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What is the difference between the following -

find . -daystart -mtime +5

and

find . -mtime +5

It produced the same output when I tested it.

Is there any advantage of using -daystart? I am a beginner in this field so requesting to kindly advise.

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    @ilkkachu On my FreeBSD system, GNU find with -daystart seems to measure from the beginning of tomorrow, i.e. from the upcoming midnight.
    – Kusalananda
    Jul 8, 2022 at 7:47
  • @Kusalananda, yyeaah, that does read somewhat oddly when I think about it.
    – ilkkachu
    Jul 8, 2022 at 8:29

1 Answer 1

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It changes the way file ages are compared so that the reference point is midnight instead of the current time (when find runs).

As an example, it's about 11:12 in the morning on 2022-07-08 right now. Consider the following files:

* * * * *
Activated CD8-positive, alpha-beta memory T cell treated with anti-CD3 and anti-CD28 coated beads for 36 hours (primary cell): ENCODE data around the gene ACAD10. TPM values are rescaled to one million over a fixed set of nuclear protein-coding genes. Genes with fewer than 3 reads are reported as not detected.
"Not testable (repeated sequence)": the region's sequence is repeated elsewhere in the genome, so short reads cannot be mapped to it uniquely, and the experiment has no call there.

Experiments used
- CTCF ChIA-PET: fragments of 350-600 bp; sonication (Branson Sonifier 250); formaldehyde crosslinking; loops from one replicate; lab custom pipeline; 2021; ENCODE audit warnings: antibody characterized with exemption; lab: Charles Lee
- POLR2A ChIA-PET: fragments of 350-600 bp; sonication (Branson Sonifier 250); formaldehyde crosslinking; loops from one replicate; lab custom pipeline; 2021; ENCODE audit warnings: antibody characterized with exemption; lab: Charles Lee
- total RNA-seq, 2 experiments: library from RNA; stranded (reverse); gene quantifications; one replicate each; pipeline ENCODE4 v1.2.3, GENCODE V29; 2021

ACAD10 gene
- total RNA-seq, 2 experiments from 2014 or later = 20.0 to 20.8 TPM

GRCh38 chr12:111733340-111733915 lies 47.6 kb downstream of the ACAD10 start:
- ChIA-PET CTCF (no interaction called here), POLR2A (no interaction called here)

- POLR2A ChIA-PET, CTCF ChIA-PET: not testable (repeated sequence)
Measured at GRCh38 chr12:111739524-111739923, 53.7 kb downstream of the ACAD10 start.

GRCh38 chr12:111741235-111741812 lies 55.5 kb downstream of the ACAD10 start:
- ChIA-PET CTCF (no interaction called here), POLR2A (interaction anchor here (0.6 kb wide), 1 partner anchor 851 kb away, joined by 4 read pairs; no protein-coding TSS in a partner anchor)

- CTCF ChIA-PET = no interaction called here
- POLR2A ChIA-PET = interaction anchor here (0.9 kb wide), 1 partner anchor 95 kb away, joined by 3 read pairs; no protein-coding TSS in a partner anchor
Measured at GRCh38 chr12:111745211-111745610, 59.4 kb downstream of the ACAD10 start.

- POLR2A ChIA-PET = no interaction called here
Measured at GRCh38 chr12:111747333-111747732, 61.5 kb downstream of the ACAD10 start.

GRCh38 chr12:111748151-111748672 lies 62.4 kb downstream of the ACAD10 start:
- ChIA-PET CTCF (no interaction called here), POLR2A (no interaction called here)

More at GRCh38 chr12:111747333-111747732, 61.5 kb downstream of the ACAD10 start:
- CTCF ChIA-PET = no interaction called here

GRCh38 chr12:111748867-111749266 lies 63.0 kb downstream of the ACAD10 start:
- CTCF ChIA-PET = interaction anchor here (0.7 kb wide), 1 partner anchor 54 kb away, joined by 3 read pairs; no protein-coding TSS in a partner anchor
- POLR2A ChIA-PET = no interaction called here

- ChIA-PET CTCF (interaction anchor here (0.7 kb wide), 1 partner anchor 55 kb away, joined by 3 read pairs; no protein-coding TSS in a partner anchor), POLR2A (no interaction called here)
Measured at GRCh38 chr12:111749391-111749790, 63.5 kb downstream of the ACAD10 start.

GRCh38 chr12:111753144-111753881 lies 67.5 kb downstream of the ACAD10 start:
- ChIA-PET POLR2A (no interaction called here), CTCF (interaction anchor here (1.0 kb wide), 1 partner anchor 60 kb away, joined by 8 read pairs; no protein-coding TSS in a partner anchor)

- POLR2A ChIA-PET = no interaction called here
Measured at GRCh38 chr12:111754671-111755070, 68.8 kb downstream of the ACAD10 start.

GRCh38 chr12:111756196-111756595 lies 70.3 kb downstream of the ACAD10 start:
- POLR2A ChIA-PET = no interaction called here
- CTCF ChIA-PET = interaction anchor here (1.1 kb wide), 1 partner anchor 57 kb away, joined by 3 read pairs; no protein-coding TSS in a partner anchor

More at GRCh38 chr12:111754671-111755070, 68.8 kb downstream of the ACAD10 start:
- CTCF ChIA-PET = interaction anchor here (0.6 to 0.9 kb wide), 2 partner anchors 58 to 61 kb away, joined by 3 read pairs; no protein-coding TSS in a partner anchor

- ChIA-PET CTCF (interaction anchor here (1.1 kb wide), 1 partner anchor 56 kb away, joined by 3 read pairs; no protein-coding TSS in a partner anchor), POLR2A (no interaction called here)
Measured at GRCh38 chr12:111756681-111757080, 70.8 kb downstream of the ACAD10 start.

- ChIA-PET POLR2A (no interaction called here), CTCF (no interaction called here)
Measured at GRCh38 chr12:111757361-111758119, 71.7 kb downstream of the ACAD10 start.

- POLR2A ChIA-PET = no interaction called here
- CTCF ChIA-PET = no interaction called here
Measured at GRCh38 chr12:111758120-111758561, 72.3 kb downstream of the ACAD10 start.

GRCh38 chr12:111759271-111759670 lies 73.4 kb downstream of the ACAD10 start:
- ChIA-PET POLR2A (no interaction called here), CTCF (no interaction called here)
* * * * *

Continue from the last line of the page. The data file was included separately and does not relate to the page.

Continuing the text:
$ touch -d '2022-07-08 09:00' this_morning                #       2 h old
$ touch -d '2022-07-07 23:55' yesterday_before_midnight   #      11 h old
$ touch -d '2022-07-07 09:00' yesterday_morning           # 1 d + 2 h old

-mtime 0 gives files that are zero full days old. By default it compares against the current time, so gives the last 24 h period:

$ find . -type f -mtime 0
./yesterday_before_midnight
./this_morning

With -daystart it more like looks at the calendar date. -daystart -mtime 0 gives files that are "zero days old", i.e. from today:

$ find . -type f -daystart -mtime 0
./this_morning

Similarly for files that are at least "one day old", i.e. more than 24 h old:

$ find . -mtime +0
./yesterday_morning

and ones that are from yesterday or before:

$ find . -daystart -mtime +0
./yesterday_before_midnight
./yesterday_morning

Another way to look at it would be to say that -daystart counts the number of midnights between the file timestamp and the current time.

The +N (-N) modifiers mean "strictly more than" ("less than"), and the rules for -atime/-mtime, are that find calculates the number of 24-hour periods in the file's age, and drops any fractional part. Hence, +0 ends up meaning "at least one", not "at least zero".